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We will ourselves provide : Most holy and religious fear it is,
cessary Alexandrine, which we owe to the players. The poet, i am persuaded wrote:
as doth hourly grow
Dut of his lunes. i. e. his madness, frenzy. Theobald.
I take brows to be, 'properly read, frows, which, I think, is a provincial word for perverse humours; which being, I suppose, not understood, was changed to lunacies. But of this I am not confident. Johnson.
I would receive Theobald's emendation, because Shakspeare uses the word lunes the same sense in The Merry Wives of Windsor, and The Winter's Tale.
I have met, however, with an instance in support of Dr. John son's conjecture : - were you but as favourable as you are frowish —,
Tully's Love, by Greene, 1616. Froes is also used by Chapman, in his version of the Sixth Iliad, for furious women:
ungodly fears “ He put the froes in, seiz'd their god —." Perhaps, however, Shakspeare designed a metaphor from horned cattle, whose powers of being dangerous increase with the growth of their brows. Steevens.
The two readings of brows and lunes—when taken in connection with the passages referred to by Mr. Steevens, in The Winter's Tale, and The Merry Wives of Windsor, plainly figure forth the image under which the King apprehended danger from Hamlet:---viz. that of a bull, which, in his frenzy, might not only gore, but push him from his throne." The hazard that hourly grows out of his brows” (according to the
quartos) corresponds to “the shoots from the ROUGH PASH," (that is the TUFTED PROTUBERANCE on the head of a bull, from whence his horns spring, ] alluded to in The Winter's Tale; whilst the imputation of impending danger to “his LUNES" (according to the other reading) answers as obviously to the jealous fury of the husband that thinks he has detected the infidelity of his wife. Thus, in The Merry Wives of Windsor : “ Why, woman, your husband is in his old lunes-he so takes on yonder with my husband; so rails against all married mankind; so curses all Eve's daughters, and so buffets himself on the forehead, crying peer out? peer out! that any marlness, I ever yet beheld, seem'd but tameness, civility, and patience, to this distemper he is now in.”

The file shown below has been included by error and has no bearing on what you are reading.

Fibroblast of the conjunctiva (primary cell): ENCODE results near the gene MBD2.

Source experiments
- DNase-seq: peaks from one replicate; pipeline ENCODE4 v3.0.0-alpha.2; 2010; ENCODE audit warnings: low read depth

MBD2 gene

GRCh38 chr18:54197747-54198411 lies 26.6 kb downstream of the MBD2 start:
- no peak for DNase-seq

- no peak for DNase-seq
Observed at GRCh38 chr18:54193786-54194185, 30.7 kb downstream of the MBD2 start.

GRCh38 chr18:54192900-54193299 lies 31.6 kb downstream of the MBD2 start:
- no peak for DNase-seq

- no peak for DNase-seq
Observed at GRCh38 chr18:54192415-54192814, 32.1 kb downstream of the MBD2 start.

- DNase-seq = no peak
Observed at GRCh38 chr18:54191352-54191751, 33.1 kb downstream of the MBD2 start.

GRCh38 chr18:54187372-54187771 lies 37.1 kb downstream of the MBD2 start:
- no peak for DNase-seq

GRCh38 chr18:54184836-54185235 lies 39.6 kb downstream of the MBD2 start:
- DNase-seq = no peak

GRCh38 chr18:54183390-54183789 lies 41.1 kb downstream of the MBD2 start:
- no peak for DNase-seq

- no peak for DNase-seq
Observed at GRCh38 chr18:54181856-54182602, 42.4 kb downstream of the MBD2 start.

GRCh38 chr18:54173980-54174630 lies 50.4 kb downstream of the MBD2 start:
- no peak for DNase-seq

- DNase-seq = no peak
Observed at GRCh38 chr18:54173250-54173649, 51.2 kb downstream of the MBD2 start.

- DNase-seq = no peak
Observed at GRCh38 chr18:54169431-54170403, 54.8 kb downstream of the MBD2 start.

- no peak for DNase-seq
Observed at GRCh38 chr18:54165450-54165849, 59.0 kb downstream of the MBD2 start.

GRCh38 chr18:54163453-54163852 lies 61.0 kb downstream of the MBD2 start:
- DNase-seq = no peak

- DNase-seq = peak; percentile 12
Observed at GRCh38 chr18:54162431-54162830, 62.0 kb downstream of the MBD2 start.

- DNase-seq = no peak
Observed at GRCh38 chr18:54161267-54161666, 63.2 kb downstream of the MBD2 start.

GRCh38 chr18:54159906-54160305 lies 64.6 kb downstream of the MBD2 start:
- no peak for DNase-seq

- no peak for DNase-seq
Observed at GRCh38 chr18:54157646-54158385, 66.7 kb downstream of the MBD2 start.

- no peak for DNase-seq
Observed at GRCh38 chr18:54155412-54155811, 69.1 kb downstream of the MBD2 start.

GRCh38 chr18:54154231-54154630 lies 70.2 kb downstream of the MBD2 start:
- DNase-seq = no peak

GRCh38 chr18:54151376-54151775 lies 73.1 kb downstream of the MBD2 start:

Henley. Shakspeare probably had here the following passage in The Hystory of Hamblett, bl. 1. in his thoughts: “ Fengon could not content himselfe, but still his minde gave him that the foole [Hamlet] would play him some trick of legerdemaine. And in that conceit seeking to be rid of him, determined to find the meanes
To keep those many many bodies safe,
Ros. The single and peculiar life is bound,
King. Arm you, I pray you, to this speedy voyage ;
We will haste us.
[Exeunt Ros. and Guil.
Enter POLONIUS. Pol. My lord, he's going to his mother's closet: Behind the arras I 'll convey myself, To hear the process; I 'll warrant, she 'll tax him home: And, as you said, and wisely was it said, 'Tis meet, that some more audience, than a mother, Since nature makes them partial, should o’erhear
to do it, by the aid of a stranger; making the king of England minister of his massacrous resolution, to whom he purposed to send him." Malone.
9 That spirit, upon whose weal -] So the quarto. The folio givesThat spirit, upon whose spirit
Steevens. it is a massy wheel,] Thus the folio. The quarto reads Or it is &c. Malone. 2 Behind the arras I'll convey myself,] See Vol. VIII, p. 250,
Steevens. arras-hangings in Shakspeare's time, were hung at such a distance from the walls, that a person might easily stand be. hind them unperceived. Malone. 3 Since nature makes them partial, &c.]
Matres omnes filiis “ In peccato adjutrices, auxilii in paterna injuria 46 Solent esse Ter. Heaut. Act V, sc. ii. Steevefis.